Williams sisters due to hit courts at York

Look for the biggest one-two punch in women’s sports – Venus and Serena Williams – to bring their sibling rivalry to Toronto this summer for the Rogers AT&T Cup, said the Toronto Star April 10. The tournament runs Aug. 9-17 in what will be the last time it’s staged in the current National Tennis Centre on York University grounds. A modern, spacious $35-million facility just west of the current site also at York is expected to be completed by 2004, said the Star. The National Post and The Toronto Sun also carried news of the sister act competing for the cup.

Jewish Tribune apologizes to York

The Jewish Tribune printed an apology April 10 to readers and the York University community “for any misunderstanding that arose from the cartoon which appeared in the March 13 edition. The cartoon was not intended to characterize any particular group but was attempting to depict an intimidating environment that day on campus, as reported to the Jewish Tribune. Nor was there any intention to imply that physical violence took place that day at the entrance to the campus. We acknowledge that York University and the Toronto Police Services are investigating allegations of violence elsewhere on the campus that day. The Jewish Tribune appreciates that York University is currently working diligently to maintain a positive environment for all students. The Jewish Tribune will regularly feature news and editorial comment relating to the environment for Jewish students at York University.”

Stockwell Day hits Canadian foreign policy

Opposition Foreign Affairs critic Stockwell Day led an impressive array of speakers, including fellow Alliance MP Jason Kenney and Charbel Barakat, the vice-president of the World Lebanese Organization, at a forum entitled “Canadian Foreign Policy – No Laughing Matter” held at York University on April 1, reported The Jewish Tribune April 10. The event, co-sponsored by the Canadian Alliance Youth Wing and York’s Young Zionist Partnership, was not only a powerful morale booster to the York Jewish student population but also a definitive attack on the federal government’s foreign policy, the Tribune said.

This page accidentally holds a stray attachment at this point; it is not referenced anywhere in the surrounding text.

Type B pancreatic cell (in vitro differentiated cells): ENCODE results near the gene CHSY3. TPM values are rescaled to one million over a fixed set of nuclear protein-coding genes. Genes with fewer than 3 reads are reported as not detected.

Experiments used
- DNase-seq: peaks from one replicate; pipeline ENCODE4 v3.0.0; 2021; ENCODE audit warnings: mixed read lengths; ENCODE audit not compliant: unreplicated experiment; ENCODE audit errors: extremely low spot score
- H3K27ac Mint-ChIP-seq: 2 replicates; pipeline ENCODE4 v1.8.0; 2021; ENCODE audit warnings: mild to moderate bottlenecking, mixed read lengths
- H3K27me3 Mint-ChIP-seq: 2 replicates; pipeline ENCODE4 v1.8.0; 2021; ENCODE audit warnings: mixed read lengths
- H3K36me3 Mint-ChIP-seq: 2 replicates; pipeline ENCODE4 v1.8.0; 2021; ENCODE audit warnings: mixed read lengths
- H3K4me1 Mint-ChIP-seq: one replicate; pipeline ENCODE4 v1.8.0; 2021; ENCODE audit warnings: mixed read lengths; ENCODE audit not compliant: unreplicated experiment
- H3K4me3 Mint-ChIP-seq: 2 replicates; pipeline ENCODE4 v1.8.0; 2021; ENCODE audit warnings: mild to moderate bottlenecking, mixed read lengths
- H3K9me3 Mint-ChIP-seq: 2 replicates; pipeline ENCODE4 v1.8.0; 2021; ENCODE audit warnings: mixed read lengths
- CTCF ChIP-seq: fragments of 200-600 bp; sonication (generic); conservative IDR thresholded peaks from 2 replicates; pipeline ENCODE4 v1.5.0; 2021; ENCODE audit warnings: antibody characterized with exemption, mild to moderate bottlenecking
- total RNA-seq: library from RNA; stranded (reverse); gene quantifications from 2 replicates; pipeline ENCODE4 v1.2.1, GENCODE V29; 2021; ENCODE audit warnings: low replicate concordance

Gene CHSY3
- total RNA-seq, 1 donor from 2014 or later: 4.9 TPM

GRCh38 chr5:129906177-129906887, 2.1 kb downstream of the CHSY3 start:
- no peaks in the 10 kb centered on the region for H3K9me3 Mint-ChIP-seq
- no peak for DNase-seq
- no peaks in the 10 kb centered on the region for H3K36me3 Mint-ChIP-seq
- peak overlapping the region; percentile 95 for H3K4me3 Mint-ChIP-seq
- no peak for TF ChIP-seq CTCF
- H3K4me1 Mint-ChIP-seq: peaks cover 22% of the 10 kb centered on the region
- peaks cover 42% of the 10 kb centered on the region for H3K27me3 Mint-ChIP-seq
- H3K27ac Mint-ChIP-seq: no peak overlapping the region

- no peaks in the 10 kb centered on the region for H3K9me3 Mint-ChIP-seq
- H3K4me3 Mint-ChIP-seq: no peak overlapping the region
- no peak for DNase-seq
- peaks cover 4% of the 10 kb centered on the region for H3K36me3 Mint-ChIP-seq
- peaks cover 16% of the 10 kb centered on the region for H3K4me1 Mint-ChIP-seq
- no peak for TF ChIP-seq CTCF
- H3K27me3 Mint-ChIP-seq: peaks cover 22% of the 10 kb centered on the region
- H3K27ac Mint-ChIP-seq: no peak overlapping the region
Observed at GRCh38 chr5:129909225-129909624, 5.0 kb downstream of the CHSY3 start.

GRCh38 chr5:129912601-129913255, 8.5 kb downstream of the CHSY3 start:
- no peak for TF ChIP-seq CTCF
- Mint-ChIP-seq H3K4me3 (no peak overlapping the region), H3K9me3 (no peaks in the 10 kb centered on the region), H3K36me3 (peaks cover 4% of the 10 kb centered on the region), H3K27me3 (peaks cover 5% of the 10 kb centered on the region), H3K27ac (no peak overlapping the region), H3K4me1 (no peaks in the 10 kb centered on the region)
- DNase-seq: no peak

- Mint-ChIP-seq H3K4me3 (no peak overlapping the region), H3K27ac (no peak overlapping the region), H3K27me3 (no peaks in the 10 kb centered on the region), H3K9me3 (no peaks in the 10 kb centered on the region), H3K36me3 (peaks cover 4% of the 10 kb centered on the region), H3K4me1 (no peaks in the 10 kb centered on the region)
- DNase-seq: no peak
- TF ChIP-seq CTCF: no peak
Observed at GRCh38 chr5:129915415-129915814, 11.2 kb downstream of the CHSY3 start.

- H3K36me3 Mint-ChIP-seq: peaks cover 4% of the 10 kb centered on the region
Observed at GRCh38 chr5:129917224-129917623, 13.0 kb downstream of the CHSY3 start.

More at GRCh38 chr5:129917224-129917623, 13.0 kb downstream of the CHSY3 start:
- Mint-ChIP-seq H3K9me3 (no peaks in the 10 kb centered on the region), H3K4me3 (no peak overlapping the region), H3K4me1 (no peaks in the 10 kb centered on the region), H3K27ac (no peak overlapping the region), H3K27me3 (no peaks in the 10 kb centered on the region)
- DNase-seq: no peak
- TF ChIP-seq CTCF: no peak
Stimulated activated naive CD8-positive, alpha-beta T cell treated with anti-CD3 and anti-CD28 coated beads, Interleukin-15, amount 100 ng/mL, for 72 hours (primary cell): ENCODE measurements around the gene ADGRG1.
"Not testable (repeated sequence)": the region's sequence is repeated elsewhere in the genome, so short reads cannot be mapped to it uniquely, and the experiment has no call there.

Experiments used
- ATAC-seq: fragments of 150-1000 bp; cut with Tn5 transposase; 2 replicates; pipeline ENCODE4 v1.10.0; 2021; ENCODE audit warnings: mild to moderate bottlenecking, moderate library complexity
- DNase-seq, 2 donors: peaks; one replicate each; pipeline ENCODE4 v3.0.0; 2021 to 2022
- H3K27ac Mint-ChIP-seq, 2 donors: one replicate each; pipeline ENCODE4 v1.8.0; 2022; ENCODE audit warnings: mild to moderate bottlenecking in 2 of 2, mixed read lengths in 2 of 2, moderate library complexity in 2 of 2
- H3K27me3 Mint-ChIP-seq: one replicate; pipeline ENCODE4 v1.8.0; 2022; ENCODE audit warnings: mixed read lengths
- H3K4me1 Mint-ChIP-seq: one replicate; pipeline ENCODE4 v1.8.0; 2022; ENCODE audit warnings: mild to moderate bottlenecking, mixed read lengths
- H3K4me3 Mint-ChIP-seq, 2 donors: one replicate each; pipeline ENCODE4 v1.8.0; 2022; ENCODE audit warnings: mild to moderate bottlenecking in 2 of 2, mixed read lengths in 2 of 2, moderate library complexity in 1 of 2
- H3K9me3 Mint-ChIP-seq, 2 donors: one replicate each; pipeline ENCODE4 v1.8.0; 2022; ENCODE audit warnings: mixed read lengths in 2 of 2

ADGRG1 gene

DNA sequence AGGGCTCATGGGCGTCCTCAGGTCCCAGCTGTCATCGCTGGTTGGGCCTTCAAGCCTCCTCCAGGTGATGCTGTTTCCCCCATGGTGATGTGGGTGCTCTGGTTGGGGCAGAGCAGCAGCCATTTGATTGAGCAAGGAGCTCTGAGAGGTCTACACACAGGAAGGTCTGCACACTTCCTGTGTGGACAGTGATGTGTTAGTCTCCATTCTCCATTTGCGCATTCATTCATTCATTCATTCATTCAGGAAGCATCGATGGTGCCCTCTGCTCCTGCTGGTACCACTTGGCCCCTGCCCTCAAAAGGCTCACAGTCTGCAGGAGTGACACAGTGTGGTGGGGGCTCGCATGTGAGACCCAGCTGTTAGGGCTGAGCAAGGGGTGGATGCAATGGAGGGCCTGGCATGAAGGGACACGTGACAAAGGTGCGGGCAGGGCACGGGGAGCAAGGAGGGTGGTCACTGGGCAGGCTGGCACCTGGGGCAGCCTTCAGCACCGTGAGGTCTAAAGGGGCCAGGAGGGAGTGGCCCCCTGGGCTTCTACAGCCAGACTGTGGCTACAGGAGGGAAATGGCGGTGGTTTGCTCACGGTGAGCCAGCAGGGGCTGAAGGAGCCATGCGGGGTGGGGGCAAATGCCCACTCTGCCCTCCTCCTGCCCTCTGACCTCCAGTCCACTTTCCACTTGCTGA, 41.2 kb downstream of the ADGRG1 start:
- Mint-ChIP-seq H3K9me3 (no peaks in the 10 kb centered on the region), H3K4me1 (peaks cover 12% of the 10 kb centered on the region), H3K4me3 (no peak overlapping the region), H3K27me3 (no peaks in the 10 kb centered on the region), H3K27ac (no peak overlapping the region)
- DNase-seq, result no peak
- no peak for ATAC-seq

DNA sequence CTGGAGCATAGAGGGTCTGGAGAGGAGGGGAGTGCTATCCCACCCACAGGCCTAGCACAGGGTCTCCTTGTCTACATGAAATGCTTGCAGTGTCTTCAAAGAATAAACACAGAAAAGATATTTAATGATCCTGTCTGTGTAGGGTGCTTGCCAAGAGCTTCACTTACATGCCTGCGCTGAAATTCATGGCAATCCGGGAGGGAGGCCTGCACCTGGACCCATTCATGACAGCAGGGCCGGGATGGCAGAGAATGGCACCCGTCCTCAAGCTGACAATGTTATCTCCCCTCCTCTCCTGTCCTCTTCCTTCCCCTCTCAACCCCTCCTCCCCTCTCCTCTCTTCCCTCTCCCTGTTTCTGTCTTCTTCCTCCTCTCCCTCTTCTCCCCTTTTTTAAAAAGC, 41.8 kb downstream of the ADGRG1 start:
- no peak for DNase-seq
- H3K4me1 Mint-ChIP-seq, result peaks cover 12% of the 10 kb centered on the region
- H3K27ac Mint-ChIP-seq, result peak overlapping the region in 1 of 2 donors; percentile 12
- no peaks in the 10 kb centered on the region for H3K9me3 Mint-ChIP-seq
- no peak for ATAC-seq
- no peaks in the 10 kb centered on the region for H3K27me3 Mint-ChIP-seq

Palomino launches Web site creation tool

WebPal, a Web site creation and management tool, has been launched by Palomino System Innovations Inc. at York University, reported The Globe and Mail April 9. WebPal, an enabling platform for business-to-business interaction, is aimed at small and medium-size businesses looking to enter the e-business world. Retailing at about $2,000, the software structures input for multiple users and company-to-company interaction.

Iraqi exchange student excited by fall of Saddam

In Toronto, Amer Salih, an exchange student at York University, said he has heard from friends in Iraq since the fall of Baghdad on Wednesday, reported Canadian Press April 9. “They’re quite happy,” said Salih. “They are expecting that they will have a free, democratic Iraq. They are just watching the TV and just hoping it would end as soon as possible.” Salih, who said he has been glued to his TV for 21 days, was equally excited. “I’ve been waiting for this for a long, long time,” he said. “My family suffered a lot under Saddam’s regime.” He added he wants to see the Iraqi strongman and his sons all face trial for their actions.